Productive potential growth within an economy

Productive potential growth in an economy is a catalyst for growing living standards and prosperity. Productive potential refers to the potential output within an economy. The adoption of new production techniques increases the productive potential within an economy, as is the case with an increase in the availability of new resources and technology. However, neither of these can occur without cuts to corporate tax and lower rates for higher earners, rendering tax reductions the most important factor in inducing productive potential growth within an economy.

The introduction of new production techniques within a nation can lead to an increase in the productive potential of the said economy. This was the case in Japan during the 1960s, as the majority of Japanese corporations adopted lean production techniques in the production of cars. This involved greater collaboration amongst workers, leading to a multi-functional environment, as a posed to the specialisation and mass production techniques that dominated over preceding decades. As a result, Japanese factories were able to produce more cars with a greater variety of products on offer, due to the increased efficiencies that came with adopting new production techniques. The number of idle workers within factories as lean was adopted sharply decreased. A limitation to introducing new production techniques is the time that workers take to adapt to new production techniques, thereby decreasing the productive potential in the short term. With this said, the ability of firms to adopt new production techniques depends greatly on the amount of available capital to invest in developing and enhancing production methods, with tax cuts supplying businesses with these much-needed funds. Therefore, it is clear that adopting new production techniques leads to productive potential growth. However, tax reductions facilitate this, rendering the ability of firms to develop new production techniques dependent on cuts to corporate taxes and higher-income earners.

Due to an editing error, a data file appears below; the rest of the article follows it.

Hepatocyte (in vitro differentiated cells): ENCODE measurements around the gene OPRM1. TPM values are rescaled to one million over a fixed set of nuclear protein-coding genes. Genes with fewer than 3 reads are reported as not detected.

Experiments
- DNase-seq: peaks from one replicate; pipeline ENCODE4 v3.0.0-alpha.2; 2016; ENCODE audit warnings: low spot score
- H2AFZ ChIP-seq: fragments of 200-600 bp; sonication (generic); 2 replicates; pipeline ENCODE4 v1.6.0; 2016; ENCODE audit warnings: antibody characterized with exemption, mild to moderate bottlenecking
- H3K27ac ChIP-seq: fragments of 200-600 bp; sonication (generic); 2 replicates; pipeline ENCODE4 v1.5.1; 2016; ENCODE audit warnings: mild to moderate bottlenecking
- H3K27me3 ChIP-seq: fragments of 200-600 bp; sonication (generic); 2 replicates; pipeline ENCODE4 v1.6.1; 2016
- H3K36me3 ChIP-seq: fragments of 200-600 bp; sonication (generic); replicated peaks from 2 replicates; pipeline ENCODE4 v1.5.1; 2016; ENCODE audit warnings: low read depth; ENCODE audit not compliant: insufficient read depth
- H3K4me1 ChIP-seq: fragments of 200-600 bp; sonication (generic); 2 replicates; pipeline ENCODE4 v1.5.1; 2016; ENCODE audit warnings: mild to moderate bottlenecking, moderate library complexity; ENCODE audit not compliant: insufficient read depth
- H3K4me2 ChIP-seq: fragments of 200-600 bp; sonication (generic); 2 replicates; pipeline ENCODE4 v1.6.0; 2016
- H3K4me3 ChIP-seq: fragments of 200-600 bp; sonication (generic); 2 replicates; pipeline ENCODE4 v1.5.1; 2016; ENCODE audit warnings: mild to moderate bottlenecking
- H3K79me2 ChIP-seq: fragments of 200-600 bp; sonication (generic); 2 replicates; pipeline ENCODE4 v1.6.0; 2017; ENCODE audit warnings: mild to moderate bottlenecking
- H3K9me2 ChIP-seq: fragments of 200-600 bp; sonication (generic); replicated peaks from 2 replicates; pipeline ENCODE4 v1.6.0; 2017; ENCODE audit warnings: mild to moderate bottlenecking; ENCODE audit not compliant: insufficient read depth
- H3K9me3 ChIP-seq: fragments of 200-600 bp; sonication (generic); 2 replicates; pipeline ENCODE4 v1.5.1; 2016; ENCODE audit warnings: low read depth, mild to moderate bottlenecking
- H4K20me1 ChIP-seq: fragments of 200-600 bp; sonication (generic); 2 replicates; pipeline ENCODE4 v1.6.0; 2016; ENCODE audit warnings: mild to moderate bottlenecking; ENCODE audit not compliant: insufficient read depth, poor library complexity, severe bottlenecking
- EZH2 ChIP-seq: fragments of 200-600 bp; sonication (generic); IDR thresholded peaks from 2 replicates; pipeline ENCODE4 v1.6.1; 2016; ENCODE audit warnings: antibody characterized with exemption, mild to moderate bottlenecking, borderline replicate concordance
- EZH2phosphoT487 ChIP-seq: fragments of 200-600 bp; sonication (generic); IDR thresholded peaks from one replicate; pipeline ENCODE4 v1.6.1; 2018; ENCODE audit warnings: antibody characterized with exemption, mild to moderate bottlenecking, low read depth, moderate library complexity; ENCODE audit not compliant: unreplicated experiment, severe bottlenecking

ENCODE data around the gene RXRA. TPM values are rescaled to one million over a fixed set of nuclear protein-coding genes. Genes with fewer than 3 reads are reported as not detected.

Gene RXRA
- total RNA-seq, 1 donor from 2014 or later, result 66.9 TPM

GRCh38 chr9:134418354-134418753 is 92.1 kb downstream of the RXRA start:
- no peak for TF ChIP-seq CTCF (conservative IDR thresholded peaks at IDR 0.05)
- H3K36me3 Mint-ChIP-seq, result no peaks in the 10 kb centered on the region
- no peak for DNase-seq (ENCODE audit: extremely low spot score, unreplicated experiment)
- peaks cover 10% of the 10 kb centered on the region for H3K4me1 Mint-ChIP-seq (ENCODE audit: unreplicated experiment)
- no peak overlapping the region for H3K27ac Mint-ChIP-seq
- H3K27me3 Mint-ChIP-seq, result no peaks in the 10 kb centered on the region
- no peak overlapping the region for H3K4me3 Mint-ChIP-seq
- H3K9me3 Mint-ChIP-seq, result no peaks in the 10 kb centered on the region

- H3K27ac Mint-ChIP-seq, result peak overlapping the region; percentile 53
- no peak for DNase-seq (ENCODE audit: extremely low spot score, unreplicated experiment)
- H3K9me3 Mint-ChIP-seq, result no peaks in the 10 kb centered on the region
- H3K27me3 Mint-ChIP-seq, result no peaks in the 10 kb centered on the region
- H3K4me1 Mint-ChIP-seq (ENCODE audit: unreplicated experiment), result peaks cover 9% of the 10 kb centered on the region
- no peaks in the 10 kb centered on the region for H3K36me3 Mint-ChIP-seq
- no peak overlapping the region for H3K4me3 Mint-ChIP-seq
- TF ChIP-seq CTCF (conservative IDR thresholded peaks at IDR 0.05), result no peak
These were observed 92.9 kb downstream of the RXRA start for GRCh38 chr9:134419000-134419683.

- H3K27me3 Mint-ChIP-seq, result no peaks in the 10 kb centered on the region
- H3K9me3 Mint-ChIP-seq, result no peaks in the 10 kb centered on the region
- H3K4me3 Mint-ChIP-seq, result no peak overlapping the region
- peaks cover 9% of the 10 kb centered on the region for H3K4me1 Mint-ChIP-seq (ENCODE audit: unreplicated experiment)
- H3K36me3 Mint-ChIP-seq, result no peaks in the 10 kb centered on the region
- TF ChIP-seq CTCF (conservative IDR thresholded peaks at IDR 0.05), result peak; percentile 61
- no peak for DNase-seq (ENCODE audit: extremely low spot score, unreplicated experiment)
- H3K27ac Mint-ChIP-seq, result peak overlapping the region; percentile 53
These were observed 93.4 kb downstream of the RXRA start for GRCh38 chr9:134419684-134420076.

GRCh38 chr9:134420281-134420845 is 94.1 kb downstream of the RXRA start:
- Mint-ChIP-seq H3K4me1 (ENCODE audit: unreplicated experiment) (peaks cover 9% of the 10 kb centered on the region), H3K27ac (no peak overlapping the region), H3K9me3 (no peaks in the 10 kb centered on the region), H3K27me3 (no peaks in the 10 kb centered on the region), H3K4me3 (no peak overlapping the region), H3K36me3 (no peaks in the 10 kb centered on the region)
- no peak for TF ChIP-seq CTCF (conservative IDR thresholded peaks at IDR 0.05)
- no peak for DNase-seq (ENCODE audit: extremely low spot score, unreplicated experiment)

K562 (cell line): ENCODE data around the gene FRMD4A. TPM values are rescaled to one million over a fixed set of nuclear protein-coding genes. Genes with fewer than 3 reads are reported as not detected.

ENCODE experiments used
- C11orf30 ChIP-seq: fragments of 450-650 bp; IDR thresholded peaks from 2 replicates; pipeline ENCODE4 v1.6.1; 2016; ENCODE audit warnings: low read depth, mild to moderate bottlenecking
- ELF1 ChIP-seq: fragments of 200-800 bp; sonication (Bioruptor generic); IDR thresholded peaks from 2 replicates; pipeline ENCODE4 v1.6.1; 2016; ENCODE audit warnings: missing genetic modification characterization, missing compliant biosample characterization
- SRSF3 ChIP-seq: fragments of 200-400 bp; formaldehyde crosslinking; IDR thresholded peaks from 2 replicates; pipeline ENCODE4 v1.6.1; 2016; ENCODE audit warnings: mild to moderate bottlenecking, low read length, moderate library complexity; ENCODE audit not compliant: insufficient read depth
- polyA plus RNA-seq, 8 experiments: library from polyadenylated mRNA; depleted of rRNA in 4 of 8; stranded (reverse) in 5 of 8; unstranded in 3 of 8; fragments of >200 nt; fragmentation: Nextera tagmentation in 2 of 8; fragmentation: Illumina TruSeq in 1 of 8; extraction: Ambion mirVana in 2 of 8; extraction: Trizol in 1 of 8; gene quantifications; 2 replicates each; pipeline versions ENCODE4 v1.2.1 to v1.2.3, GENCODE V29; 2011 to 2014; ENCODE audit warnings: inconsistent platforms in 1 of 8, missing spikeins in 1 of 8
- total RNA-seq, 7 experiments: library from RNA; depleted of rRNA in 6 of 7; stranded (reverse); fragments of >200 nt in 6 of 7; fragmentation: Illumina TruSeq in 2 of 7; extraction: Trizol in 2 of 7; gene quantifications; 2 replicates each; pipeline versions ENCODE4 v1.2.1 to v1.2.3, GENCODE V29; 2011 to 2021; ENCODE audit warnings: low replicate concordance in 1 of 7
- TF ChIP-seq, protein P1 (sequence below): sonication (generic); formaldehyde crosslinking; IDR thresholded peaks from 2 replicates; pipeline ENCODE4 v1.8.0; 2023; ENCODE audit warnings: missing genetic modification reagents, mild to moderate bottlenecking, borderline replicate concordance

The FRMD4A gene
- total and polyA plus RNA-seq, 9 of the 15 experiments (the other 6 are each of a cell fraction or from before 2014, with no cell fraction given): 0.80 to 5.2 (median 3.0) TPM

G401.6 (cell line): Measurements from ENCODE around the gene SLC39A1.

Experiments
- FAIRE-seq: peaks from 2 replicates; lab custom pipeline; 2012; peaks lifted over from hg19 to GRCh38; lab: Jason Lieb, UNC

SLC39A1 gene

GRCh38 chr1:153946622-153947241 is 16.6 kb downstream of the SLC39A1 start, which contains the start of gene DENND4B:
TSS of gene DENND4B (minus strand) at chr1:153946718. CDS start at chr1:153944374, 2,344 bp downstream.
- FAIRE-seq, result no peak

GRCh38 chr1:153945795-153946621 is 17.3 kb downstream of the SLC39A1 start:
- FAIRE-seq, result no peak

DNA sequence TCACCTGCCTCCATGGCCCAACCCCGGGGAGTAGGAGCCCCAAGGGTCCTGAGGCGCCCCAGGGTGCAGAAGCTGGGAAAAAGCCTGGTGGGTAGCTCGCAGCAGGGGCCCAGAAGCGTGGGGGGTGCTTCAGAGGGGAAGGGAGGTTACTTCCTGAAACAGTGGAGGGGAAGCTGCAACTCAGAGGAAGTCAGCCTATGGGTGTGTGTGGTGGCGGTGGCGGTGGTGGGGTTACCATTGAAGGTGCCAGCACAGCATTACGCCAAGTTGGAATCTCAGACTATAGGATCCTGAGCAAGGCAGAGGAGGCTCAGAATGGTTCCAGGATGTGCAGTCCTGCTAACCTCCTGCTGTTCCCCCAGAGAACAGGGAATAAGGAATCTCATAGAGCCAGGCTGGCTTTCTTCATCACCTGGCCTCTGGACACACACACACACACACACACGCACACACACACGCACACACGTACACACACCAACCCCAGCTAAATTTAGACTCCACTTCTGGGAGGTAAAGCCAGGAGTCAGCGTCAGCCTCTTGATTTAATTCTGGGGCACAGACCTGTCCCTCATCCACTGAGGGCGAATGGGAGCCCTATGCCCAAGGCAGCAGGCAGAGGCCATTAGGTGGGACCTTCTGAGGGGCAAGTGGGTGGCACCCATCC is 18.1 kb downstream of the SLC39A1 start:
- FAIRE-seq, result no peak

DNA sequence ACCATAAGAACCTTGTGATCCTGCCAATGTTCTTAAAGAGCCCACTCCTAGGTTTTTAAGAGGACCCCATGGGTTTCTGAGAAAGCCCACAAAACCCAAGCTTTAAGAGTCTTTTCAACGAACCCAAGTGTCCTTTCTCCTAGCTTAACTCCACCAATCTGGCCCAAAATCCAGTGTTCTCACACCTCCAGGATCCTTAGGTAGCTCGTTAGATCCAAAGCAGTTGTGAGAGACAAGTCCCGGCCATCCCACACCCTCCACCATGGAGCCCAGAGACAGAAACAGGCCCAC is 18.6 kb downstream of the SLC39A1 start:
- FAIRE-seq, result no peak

Moreover, an increase in the availability of resources and technology can lead to productive potential growth. CHina’s development over recent decades can be attributed to this, as the growing prevalence of machinery within factories and production spaces greatly increased productivity levels. This is due to the greater efficiency that comes with technology, as computers are far less error-prone compared to workers, resulting in fewer resources being wasted. In addition, China’s increase in the ability to extract natural resources has led to greater productive potential growth. One such example would be coal; as the largest coal producer in the world, China has enough energy to power factories and machinery. The increase in coal reserves has enabled China to expand the number of plants and factory facilities, as it has enough energy to keep them working, resulting in an increase in productive potential. With this said, the increased use of resources such as coal has a damaging effect on the environment, which could reduce productive potential in the long term due to the heightened possibility of natural disasters that could disrupt production. At the same time, the discoveries of new technologies and natural resources couldn’t have occurred without business investment which becomes more likely with tax cuts, due to the increase in capital that investors and firms alike can use to facilitate said discoveries. Therefore, it is evident that increased availability in resources and technology can produce productive potential growth, due to the higher productivity and efficiency that comes with technological advancements, and the growing ability of factory production that comes with the discovery of natural resources. With this said, these innovations and discoveries are dependent on tax reductions, due to the investment the latter provides, rendering an increase in the availability of resources and technology a result of supply-side tax cuts.